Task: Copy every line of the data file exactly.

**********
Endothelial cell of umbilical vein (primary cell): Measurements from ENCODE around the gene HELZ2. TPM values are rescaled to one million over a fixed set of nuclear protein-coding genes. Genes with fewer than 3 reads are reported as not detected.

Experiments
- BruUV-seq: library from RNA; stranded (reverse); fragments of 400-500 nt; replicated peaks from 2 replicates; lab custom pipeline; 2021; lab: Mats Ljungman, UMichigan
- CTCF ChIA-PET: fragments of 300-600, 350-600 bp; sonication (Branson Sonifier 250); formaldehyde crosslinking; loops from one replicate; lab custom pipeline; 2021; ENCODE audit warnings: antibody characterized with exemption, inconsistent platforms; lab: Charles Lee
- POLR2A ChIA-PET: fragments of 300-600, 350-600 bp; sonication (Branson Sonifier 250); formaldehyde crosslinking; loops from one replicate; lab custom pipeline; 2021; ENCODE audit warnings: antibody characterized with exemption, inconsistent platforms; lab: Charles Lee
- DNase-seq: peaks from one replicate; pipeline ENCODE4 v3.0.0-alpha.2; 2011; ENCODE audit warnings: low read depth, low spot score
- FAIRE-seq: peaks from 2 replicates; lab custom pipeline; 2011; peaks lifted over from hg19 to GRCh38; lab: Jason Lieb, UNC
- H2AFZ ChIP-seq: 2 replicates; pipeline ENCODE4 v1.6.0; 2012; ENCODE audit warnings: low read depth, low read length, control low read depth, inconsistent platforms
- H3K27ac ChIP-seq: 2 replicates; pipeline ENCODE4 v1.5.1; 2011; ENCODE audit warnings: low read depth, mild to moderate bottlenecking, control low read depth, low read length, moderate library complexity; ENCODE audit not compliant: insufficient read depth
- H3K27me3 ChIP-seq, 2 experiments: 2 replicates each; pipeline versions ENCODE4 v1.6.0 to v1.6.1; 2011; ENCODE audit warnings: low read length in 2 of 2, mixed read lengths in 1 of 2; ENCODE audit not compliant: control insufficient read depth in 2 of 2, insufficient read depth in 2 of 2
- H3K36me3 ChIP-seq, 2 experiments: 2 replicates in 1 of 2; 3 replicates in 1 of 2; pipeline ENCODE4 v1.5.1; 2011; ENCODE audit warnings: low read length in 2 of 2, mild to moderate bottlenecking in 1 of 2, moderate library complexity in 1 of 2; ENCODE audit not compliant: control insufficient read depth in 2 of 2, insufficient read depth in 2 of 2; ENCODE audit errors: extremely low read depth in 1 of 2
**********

Endothelial cell of umbilical vein (primary cell): Measurements from ENCODE around the gene HELZ2. TPM values are rescaled to one million over a fixed set of nuclear protein-coding genes. Genes with fewer than 3 reads are reported as not detected.

Experiments
- BruUV-seq: library from RNA; stranded (reverse); fragments of 400-500 nt; replicated peaks from 2 replicates; lab custom pipeline; 2021; lab: Mats Ljungman, UMichigan
- CTCF ChIA-PET: fragments of 300-600, 350-600 bp; sonication (Branson Sonifier 250); formaldehyde crosslinking; loops from one replicate; lab custom pipeline; 2021; ENCODE audit warnings: antibody characterized with exemption, inconsistent platforms; lab: Charles Lee
- POLR2A ChIA-PET: fragments of 300-600, 350-600 bp; sonication (Branson Sonifier 250); formaldehyde crosslinking; loops from one replicate; lab custom pipeline; 2021; ENCODE audit warnings: antibody characterized with exemption, inconsistent platforms; lab: Charles Lee
- DNase-seq: peaks from one replicate; pipeline ENCODE4 v3.0.0-alpha.2; 2011; ENCODE audit warnings: low read depth, low spot score
- FAIRE-seq: peaks from 2 replicates; lab custom pipeline; 2011; peaks lifted over from hg19 to GRCh38; lab: Jason Lieb, UNC
- H2AFZ ChIP-seq: 2 replicates; pipeline ENCODE4 v1.6.0; 2012; ENCODE audit warnings: low read depth, low read length, control low read depth, inconsistent platforms
- H3K27ac ChIP-seq: 2 replicates; pipeline ENCODE4 v1.5.1; 2011; ENCODE audit warnings: low read depth, mild to moderate bottlenecking, control low read depth, low read length, moderate library complexity; ENCODE audit not compliant: insufficient read depth
- H3K27me3 ChIP-seq, 2 experiments: 2 replicates each; pipeline versions ENCODE4 v1.6.0 to v1.6.1; 2011; ENCODE audit warnings: low read length in 2 of 2, mixed read lengths in 1 of 2; ENCODE audit not compliant: control insufficient read depth in 2 of 2, insufficient read depth in 2 of 2
- H3K36me3 ChIP-seq, 2 experiments: 2 replicates in 1 of 2; 3 replicates in 1 of 2; pipeline ENCODE4 v1.5.1; 2011; ENCODE audit warnings: low read length in 2 of 2, mild to moderate bottlenecking in 1 of 2, moderate library complexity in 1 of 2; ENCODE audit not compliant: control insufficient read depth in 2 of 2, insufficient read depth in 2 of 2; ENCODE audit errors: extremely low read depth in 1 of 2